Applications of Multicellular Spheroids (MCS)
Multicellular spheroids are formed through spontaneous aggregation of cells in the presence of adhesion molecules known as cadherins (1). Since its first implementation in 1952 (2), multicellular spheroids have served as an efficient 3D cell culture model for a wide array of research. The methods for generating MCS are evaluated and standardized based on several parameters such as efficiency of formation, convenience, cost, and spheroid size (3).
Most traditional methods for forming MCS include liquid overlay method, including the microwells array method, the hanging drop method, rotating flasks, and the external force method. While these methods have been widely employed to generate MCS, they lack production efficiency, require intense labor, and fail in controlling spheroid size. Recent technological developments in micro/nanofabrication, cell imaging, and optics have paved the way for novel MCS generating methods that are able to form MCS compatible for high throughput assays while providing a more comprehensive view of inter/intra cellular processes involved in MCS formation. (3).
Applications of MCS
1. Tumor research
MCS are an ideal model for tumor research as they enable the co-cultivation of multiple cell types to form heterogeneous spheroids that mirror in vivo like cell-cell and cell-ECM interactions. Typically, tumor cells that are co-cultured with fibroblasts and endothelial cells replicate the in vivo-like complex cell environment. These MCS are able to indicate tumor specific cell behaviors such as angiogenesis, cell invasion, and metastasis (4-6).
2. In vitro drug screenings
Drug screenings are a vital step in the development of new medicaments that must be performed before a drug reaches the clinical trial phase. Traditionally, drug screening have been performed on 2D cell culture models. While still useful, these models lead to poor efficacy in trials, as they both lack cell-cell and cell-ECM interactions. The MCS model has thus proved to be ideal for drug screening, particularly for anti-tumor drugs. Drugs such as doxorubicin, cisplatin, and paclitaxel are some examples for which MCS has been successfully employed for investigating drug resistance and sensitivity (3,8).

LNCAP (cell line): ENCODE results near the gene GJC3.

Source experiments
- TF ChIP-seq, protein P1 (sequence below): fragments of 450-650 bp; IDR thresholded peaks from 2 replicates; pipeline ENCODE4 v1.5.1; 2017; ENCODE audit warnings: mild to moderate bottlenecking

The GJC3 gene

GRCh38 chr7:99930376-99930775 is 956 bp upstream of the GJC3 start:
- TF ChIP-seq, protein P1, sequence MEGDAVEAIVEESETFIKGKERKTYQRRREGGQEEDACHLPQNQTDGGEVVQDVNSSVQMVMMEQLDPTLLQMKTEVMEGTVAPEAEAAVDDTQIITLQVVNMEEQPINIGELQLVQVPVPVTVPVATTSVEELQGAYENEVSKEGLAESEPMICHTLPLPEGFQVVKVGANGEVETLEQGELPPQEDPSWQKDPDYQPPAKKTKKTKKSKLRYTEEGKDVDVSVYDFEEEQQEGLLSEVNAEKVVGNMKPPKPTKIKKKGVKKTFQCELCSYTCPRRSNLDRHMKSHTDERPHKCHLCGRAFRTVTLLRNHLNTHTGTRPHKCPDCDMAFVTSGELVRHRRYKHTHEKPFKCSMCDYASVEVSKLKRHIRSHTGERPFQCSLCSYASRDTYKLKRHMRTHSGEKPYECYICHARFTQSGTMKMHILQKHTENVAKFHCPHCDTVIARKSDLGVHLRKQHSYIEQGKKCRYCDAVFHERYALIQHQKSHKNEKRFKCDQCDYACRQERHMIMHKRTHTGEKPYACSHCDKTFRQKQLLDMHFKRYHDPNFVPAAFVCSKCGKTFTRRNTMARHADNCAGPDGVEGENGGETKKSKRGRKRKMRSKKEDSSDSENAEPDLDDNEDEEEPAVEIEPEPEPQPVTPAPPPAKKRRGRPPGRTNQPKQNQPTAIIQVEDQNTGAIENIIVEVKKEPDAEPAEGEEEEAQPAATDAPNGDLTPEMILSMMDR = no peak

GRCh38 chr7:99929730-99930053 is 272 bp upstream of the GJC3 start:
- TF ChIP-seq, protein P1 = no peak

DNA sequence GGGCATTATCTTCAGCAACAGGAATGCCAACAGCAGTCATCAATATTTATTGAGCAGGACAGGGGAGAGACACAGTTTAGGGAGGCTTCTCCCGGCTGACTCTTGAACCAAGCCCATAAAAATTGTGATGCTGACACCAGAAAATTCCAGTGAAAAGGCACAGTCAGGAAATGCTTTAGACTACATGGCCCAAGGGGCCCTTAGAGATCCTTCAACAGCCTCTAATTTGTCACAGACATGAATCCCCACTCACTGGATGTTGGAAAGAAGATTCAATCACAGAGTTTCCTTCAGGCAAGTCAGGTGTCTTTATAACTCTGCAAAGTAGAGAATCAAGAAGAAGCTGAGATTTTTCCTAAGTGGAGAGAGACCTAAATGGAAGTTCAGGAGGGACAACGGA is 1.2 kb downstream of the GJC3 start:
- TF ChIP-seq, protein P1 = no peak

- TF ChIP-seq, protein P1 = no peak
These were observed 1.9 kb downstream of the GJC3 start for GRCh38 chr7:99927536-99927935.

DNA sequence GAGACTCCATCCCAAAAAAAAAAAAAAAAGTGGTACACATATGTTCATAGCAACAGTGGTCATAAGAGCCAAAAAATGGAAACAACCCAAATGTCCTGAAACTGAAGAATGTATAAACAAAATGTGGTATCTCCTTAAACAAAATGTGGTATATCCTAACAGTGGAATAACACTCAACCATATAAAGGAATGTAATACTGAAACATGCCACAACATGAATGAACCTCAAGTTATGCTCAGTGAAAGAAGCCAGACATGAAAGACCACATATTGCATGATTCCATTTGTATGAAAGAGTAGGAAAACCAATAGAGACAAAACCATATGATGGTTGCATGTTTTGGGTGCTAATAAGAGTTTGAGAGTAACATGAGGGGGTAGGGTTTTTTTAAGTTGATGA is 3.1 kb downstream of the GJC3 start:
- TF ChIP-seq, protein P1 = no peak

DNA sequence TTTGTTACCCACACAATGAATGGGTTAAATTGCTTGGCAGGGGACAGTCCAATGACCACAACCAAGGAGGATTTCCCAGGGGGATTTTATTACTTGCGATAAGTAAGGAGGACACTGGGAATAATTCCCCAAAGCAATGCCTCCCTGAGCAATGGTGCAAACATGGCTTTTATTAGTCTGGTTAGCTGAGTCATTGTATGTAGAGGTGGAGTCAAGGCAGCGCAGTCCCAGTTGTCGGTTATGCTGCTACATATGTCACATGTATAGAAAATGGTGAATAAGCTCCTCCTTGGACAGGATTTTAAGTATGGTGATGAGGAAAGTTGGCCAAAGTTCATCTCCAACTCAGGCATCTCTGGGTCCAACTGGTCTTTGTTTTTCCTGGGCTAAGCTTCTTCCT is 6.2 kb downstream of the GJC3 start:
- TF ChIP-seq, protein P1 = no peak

3. Tissue engineering
Tissue engineering can be implemented in regenerative medicine to construct tissues or organs and replace damaged ones. Hydrogels are routinely used for this purpose as a scaffold due to their compatibility and biodegradability (9).
4. Anti-tumor response of immune cells
Anti tumor activity of immune cells is largely mediated by the T cells and Natural Killer (NK) cells. MCS cultures are used in cancer immunotherapy studies specifically to study the function and efficiency of the immune response to the presence of tumor cells (10).
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9. Huang, C.C.; Chen, D.Y.; Wei, H.J.; Lin, K.J.; Wu, C.T.; Lee, T.Y.; Hu, H.Y.; Hwang, S.M.; Chang, Y.; Sung, H.W. Hypoxia-induced therapeutic neovascularization in a mouse model of an ischemic limb using cell aggregates composed of HUVECs and cbMSCs. Biomaterials 2013, 34, 9441–9450.
10. Courau, T.; Bonnereau, J.; Chicoteau, J.; Bottois, H.; Remark, R.; Assante Miranda, L.; Toubert, A.; Blery, M.; Aparicio, T.; Allez, M.; et al. Cocultures of human colorectal tumor spheroids with immune cells reveal the therapeutic potential of MICA/B and NKG2A targeting for cancer treatment. J. Immunother. Cancer 2019, 7, 74